I went. The movie wasn't as great as some of the reviews in the Post made it seem like it would be. Frankly, I had very little interest in whether the folks looking to open the restaurant would succeed. I didn't find them very likeable. I did enjoy, however, listening to the thoughts of Ruth Reichl, Drew Neiporent and particularly, Sirio Maccioni, who is an absolute rip.

Jose talked a little bit about how to find good help, the importance of partnerships like he has with Roberto Alvarez and Rob Wilder, the differences in the restaurant scene between here and NYC (we have less numbers of restaurants here, but good variety with some high quality examples in each category, so he says), and he talked about the new restaurants slated for Crystal City this fall.

Afterwards we got some tastes, which I think are items he serves at minibar. (I'm only guessing at this having not been to minibar (yet) but have read about it here). Foie gras cotton candy, saffron gumdrops, etc.

But nothing could be worse than the guy in the last row of the theater who had to read outloud every time some kind of text showed up on the screen. That and he had to keep loudly making comments about many of the NYC restaurants that were shown in the film, as if he's the expert on NYC restaurants and none of us had ever been to the city before...let alone lived there.

I think Ann Cashion is doing the "post-movie Q&A" at a screening sometime this week.

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Fantabulous!

You guys look great! The food looks delicious!

What a blast! I suppose I should start planning the 1st Annual eGullet New England Lobster Bake for us all NOW!!! Maine is indeed the only habitable place in the country come August so start riding your bikes now so you'll be here in time... besides, I've noticed a few posters betraying their proxemity so WE can at least hoist a Gearys Pale Ale and tear into some steamers together. :rolleyes:

Great pix HValley! I have to try the oyster dish at top. They are very good here in the Gulf of Maine. Do I spy bean sprouts in that bowl as well?

"I took the habit of asking Pierre to bring me whatever looks good today and he would bring out the most wonderful things," - bleudauvergne

foodblogs: Dining Downeast I - Dining Downeast II

Portland Food Map.com

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What a blast! I suppose I should start planning the 1st Annual eGullet New England Lobster Bake for us all NOW!!! Maine is indeed the only habitable place in the country come August so start riding your bikes now so you'll be here in time... besides, I've noticed a few posters betraying their proxemity so WE can at least hoist a Gearys Pale Ale and tear into some steamers together. :rolleyes:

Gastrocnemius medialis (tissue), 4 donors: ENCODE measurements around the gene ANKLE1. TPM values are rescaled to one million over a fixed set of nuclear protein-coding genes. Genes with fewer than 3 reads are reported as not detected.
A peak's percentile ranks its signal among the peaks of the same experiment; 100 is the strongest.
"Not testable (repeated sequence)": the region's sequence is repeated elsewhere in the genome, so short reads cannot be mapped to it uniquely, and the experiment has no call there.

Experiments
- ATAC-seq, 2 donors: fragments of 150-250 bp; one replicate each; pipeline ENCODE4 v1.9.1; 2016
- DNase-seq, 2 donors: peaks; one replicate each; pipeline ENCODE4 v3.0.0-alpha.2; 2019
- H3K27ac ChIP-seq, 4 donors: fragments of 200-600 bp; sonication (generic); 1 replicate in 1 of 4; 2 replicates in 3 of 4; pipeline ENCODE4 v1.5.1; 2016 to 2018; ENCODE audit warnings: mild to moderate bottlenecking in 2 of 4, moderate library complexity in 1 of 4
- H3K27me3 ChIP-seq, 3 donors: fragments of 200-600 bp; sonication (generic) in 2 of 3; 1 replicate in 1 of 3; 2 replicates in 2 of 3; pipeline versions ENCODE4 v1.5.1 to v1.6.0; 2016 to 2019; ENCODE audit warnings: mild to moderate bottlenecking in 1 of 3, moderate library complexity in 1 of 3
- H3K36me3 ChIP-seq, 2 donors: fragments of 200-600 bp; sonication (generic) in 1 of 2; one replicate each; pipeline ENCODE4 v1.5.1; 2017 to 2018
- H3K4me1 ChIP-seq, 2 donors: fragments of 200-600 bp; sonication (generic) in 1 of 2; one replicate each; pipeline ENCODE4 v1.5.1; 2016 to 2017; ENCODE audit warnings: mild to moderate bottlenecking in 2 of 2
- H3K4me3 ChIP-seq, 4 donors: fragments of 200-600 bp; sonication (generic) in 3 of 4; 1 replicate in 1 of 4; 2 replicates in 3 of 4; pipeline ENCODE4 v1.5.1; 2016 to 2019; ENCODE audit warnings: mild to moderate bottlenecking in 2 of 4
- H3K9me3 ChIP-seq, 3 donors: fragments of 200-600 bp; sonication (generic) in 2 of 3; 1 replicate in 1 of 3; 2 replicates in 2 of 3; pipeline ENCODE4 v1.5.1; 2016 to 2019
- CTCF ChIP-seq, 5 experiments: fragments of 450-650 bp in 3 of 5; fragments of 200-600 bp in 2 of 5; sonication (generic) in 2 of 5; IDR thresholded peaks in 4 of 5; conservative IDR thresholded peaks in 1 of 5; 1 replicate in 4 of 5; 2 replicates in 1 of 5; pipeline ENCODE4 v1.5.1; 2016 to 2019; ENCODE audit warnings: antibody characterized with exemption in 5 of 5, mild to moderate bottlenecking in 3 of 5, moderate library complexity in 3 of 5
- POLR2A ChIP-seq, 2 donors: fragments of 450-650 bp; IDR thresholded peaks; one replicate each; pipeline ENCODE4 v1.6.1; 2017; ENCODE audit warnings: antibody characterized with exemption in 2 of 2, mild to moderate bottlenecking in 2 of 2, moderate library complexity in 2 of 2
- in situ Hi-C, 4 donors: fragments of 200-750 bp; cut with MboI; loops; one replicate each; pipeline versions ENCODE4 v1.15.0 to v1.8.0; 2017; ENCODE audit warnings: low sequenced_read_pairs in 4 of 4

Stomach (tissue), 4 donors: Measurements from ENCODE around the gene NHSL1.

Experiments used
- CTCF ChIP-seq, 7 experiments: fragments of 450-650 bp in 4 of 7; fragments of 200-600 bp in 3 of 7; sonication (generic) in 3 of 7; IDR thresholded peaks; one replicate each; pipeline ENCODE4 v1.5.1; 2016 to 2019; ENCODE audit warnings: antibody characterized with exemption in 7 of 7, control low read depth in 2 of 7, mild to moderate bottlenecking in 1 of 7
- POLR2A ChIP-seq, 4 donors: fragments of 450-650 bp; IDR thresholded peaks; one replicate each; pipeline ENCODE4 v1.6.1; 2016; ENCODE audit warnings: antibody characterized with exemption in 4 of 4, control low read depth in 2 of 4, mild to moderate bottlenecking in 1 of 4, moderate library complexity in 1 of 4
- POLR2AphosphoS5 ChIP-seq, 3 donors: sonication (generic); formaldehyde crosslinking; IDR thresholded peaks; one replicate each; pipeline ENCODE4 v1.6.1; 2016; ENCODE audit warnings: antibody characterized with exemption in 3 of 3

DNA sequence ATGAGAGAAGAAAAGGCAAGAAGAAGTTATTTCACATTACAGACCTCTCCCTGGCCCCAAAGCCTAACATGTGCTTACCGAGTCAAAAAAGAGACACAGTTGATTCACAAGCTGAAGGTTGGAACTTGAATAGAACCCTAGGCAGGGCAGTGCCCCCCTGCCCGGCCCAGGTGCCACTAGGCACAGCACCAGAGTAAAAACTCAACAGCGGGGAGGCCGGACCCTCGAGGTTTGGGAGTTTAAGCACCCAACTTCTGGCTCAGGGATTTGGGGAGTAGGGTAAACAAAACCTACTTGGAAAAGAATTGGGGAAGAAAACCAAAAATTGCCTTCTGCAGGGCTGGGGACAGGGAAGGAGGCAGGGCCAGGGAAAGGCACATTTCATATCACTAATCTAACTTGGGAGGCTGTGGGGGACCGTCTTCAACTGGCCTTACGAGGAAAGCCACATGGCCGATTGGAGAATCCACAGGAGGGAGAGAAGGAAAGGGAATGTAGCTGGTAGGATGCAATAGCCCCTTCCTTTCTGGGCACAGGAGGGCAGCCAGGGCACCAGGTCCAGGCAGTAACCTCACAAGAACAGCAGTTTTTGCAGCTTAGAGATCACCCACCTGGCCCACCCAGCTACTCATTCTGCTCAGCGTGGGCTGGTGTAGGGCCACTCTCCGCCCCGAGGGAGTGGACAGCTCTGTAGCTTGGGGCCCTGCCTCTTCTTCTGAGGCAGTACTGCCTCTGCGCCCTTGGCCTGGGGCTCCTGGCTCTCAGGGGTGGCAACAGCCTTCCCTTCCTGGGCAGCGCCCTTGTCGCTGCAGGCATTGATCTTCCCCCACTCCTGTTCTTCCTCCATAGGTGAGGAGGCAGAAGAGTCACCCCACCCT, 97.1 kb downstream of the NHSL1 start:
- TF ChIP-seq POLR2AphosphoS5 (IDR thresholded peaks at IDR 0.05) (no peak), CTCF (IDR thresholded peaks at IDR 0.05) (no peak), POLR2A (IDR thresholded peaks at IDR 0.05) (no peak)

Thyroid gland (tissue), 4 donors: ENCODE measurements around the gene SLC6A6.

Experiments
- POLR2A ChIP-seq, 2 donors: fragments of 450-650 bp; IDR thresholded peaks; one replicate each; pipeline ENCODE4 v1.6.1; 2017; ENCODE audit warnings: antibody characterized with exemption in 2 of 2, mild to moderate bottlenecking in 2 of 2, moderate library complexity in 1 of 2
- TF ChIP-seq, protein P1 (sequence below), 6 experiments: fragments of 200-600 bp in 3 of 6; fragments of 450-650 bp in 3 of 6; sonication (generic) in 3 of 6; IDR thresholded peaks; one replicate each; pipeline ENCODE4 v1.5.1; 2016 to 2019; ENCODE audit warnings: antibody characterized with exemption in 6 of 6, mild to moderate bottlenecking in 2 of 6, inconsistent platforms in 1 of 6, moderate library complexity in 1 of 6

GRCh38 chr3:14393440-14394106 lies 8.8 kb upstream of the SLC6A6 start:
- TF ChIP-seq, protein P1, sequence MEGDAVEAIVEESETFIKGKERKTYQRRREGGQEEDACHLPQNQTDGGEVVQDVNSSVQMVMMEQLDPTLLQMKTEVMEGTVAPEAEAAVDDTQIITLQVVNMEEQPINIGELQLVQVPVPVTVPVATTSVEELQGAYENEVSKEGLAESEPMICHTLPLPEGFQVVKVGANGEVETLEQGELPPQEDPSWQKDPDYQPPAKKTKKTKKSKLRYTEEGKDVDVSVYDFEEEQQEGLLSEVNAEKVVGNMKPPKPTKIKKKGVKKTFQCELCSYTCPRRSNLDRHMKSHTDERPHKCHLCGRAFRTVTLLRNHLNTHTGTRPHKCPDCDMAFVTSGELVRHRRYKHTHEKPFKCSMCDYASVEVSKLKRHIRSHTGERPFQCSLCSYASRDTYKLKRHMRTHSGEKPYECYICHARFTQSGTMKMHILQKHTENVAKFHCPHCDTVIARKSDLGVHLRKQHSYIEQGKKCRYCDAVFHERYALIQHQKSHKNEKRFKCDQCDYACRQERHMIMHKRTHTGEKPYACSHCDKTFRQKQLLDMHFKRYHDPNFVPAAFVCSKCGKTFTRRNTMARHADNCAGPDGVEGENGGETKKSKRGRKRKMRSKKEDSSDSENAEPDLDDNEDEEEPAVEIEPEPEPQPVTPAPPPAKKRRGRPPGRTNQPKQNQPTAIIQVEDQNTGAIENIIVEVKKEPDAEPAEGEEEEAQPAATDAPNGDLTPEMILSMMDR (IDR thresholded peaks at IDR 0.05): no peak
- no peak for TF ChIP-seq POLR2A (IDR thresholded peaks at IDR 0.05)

Great pix HValley! I have to try the oyster dish at top. They are very good here in the Gulf of Maine. Do I spy bean sprouts in that bowl as well?

Becareful of what you offer. You never know who may take you up on it :wink:

Those are onions in the oysters. A ton of them.

True Heroism is remarkably sober, very undramatic.

It is not the urge to surpass all others at whatever cost,

but the urge to serve others at whatever cost. -Arthur Ashe

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Becareful of what you offer. You never know who may take you up on it 

If anyone can book a room in Maine around August I'd be impressed! We'll see what happens. Are you threatening to leave that sticky city and come slurp a few Damiriscotta Oysters with me? As you know, I'm an expert on 'em! :laugh:

"I took the habit of asking Pierre to bring me whatever looks good today and he would bring out the most wonderful things," - bleudauvergne

foodblogs: Dining Downeast I - Dining Downeast II

Portland Food Map.com

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I tried to hop over to the Busboy/DCMark/Turtleboy/esteemed spouses table to take photos of their food (Hillvalley and I had the only cameras, and we happened to be at the same table). I didn't taste all the dishes I snapped as a result, so hopefully others will fill in the blanks.

More photos:

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I think this was some kind of a duck dish.

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This was a deliciously garlicky frog dish. Somebody commented on how many bones there were, but Full Kee ain't the sort of place to debone your frog legs. You gotta go to Cafe 15 for that. These were quite tasty though.

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The infamous jellyfish and duck dish, laced with sesame seeds. Jellyfish is somewhat squidlike in texture...a little rubbery, a little slippery, a little sealike flavor. Quite yummy, I recommend it.

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The sizzling oyster casserole deserves another photo. We packed away three of these between the two tables and I think we could have killed a fourth easily. Behind you can see the remains of the preserved egg/pork congee we ordered (I didn't get a chance to photograph it when it initially arrived). I think there were several converts to this comforting, simple rice gruel among those who sampled it.

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The only dud of a dish, pig skin with turnips. See, it even looks boring! The Full Kee chefs oughta take a page out of Varmint's book.

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The stuffed eggplant wins my award for most attractive plate...the colors are captivating! Unfortunately, it never made it over to my seat and I forgot to steal a nibble. How was it?

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Oh, and Hillvalley: I suggested the sour cabbage and pork dish, and I too was pretty glad of its appearance. (I'm a sucker for anything listed as "sour" without the word "sweet" on a menu.) You can also get it with tripe or squid.

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If anyone can book a room in Maine around August I'd be impressed! We'll see what happens. Are you threatening to leave that sticky city and come slurp a few Damiriscotta Oysters with me? As you know, I'm an expert on 'em! :laugh:

I'll be in Boothbay in August, as I am every year. Definitely will be eating those oysters. When's the festival this year?

Food is a convenient way for ordinary people to experience extraordinary pleasure, to live it up a bit.

-- William Grimes